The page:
Internet software decays and must be actively maintained

July 10, 2008

While it is true that in general software doesn't wear out, this is not true for software that interacts with the Internet. Internet software definitely breaks down over time, not because of any analog to mechanical wear but because the Internet environment it operates in keeps changing.

There are three sorts of changes in the Internet environment that matter. First, protocols and other programs that interact with you evolve over time. Second, user expectations also evolve. Third and most importantly, the Internet threat environment itself keeps changing, and not just in that people keep coming up with new attacks on your software; over time there are entirely new sorts of bad things that people try to do.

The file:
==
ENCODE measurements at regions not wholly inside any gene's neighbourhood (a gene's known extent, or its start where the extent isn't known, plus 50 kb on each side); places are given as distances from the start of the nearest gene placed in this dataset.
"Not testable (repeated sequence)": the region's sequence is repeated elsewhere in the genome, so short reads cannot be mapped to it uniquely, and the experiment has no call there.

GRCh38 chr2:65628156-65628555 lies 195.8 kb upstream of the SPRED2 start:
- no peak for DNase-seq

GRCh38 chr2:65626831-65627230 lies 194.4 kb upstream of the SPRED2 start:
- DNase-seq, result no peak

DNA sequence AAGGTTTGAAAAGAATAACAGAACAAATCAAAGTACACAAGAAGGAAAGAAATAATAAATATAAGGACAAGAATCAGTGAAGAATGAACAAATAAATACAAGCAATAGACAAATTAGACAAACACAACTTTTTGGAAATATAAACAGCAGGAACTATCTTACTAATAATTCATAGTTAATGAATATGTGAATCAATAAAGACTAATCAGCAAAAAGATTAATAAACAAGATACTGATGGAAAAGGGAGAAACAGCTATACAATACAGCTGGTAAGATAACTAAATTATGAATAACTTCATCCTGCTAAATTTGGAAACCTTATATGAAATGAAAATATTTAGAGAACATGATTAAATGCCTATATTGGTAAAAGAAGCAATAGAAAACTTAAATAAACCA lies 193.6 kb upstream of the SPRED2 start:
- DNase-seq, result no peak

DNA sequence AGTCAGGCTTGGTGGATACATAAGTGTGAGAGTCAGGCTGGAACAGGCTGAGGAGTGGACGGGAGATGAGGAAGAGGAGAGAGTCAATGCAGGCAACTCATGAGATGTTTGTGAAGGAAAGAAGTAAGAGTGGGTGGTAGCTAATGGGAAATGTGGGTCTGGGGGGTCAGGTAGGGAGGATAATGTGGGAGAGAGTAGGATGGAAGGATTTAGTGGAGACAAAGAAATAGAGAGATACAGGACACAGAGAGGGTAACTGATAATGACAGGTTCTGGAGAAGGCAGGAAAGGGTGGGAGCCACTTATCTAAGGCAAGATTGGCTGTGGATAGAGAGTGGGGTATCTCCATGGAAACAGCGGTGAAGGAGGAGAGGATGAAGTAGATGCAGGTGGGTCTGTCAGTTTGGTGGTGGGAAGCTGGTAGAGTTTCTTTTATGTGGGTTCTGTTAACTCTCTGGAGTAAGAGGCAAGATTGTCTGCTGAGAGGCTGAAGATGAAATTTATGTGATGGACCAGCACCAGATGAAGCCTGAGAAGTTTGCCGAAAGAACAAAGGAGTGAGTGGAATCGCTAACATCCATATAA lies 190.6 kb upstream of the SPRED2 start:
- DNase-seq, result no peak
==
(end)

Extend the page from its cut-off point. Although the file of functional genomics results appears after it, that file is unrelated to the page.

Whether the first two sorts of changes means that your software is broken is a matter that people debate, but as a minimum they are likely to make your software old fashioned and unpopular (at the worst they make it unusable). But I maintain that there is no argument about the third sort of change; at the best your software becomes less and less usable, at the worst your software becomes part of the problem.

This means that software that deals with Internet must be actively maintained. If it is not it will become more and more useless in practice over time, however much it remains theoretically correct, not because it has bugs or security holes as such but because the environment it was designed to work in no longer exists and thus the assumptions it was built on are now incorrect.

(Of course, typical software also has actual bugs that will be discovered over time. But let's imagine some software that is either quite simple or thoroughly debugged already.)

Written on 10 July 2008.
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Last modified: Thu Jul 10 01:11:35 2008
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